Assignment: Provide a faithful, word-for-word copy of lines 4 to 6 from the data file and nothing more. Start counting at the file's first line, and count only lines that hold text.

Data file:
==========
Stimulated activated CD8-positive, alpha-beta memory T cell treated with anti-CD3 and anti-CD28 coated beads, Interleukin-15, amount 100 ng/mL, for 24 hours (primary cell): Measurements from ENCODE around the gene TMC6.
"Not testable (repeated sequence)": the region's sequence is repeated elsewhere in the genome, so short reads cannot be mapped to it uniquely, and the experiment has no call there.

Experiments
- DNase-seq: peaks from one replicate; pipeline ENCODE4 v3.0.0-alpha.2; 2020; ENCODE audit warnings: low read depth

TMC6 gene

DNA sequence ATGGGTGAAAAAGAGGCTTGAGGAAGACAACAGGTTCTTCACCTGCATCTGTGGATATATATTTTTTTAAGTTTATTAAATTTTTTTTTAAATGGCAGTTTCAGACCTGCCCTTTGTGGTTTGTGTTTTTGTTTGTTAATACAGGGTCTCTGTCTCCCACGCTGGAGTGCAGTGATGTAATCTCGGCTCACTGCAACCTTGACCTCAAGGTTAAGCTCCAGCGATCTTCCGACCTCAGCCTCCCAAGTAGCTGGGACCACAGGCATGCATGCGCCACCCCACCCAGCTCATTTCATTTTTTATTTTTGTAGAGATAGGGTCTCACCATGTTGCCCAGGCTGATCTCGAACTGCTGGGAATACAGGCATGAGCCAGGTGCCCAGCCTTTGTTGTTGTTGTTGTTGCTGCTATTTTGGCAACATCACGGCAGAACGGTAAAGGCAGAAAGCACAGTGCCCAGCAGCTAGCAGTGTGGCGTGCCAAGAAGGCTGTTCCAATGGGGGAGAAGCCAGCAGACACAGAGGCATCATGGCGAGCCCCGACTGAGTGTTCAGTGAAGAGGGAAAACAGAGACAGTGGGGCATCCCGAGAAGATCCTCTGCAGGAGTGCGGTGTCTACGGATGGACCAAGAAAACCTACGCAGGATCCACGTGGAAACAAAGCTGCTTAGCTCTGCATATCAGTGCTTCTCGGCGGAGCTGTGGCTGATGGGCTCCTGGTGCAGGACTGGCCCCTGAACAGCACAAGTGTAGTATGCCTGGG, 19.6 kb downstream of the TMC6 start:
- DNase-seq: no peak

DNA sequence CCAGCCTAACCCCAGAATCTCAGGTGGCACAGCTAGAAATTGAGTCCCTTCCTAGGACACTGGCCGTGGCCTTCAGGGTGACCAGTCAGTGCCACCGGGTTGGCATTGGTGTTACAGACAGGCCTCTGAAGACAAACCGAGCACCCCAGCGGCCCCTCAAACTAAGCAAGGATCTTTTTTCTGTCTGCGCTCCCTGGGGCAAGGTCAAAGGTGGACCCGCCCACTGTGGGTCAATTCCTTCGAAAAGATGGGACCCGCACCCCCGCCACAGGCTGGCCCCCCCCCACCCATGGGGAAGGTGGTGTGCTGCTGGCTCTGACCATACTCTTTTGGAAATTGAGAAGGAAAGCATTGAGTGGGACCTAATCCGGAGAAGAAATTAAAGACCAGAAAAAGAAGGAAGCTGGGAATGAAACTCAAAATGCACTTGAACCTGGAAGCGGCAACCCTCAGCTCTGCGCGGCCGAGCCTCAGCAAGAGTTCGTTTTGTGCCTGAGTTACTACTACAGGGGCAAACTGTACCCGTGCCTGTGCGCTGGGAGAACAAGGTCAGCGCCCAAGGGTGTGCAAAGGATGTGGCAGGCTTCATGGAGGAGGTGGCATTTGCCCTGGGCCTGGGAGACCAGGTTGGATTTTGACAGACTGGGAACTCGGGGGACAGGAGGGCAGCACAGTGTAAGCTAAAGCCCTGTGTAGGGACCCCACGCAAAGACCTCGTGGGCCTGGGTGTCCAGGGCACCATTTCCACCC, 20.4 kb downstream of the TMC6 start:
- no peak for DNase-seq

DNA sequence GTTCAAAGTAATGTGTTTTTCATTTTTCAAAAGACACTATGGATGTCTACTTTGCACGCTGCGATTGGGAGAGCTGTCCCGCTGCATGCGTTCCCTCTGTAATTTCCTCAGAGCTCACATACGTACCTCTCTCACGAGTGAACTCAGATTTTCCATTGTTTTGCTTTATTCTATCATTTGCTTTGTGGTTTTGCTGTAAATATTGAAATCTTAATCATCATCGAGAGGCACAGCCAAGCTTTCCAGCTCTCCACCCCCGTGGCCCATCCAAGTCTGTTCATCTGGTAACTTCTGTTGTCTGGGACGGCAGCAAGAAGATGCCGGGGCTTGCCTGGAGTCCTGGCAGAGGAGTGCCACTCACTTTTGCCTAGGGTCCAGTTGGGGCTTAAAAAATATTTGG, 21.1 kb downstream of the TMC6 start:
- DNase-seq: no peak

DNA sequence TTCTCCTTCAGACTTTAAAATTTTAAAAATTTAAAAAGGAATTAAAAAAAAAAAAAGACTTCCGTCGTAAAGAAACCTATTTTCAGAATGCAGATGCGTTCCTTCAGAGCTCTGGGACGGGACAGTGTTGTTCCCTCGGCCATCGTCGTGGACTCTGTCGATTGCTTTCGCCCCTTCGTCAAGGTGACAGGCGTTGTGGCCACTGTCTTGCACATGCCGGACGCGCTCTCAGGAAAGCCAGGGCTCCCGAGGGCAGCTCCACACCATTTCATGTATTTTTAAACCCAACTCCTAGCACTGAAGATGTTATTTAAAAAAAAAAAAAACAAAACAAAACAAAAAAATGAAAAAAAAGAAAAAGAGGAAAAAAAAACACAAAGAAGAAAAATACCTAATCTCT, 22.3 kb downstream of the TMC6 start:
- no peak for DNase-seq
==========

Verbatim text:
- DNase-seq: peaks from one replicate; pipeline ENCODE4 v3.0.0-alpha.2; 2020; ENCODE audit warnings: low read depth

TMC6 gene

DNA sequence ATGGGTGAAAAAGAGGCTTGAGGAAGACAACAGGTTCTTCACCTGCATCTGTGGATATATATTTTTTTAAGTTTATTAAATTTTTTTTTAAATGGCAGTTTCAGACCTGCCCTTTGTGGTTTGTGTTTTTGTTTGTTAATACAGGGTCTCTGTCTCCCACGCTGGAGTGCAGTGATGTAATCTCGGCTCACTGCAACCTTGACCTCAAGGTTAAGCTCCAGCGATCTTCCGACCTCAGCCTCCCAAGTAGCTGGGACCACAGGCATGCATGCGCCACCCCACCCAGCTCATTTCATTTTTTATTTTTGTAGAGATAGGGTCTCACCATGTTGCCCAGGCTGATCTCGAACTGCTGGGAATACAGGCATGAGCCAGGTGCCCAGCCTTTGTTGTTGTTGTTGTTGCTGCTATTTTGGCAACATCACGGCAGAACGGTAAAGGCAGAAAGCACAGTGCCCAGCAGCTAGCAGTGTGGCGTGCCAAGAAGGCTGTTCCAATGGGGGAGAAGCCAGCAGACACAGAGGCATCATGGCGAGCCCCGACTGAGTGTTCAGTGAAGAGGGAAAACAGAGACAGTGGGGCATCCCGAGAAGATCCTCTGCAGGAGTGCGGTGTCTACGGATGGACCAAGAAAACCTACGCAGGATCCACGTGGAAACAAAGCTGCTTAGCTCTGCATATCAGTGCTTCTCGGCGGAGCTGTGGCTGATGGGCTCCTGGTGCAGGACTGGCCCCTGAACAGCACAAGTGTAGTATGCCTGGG, 19.6 kb downstream of the TMC6 start: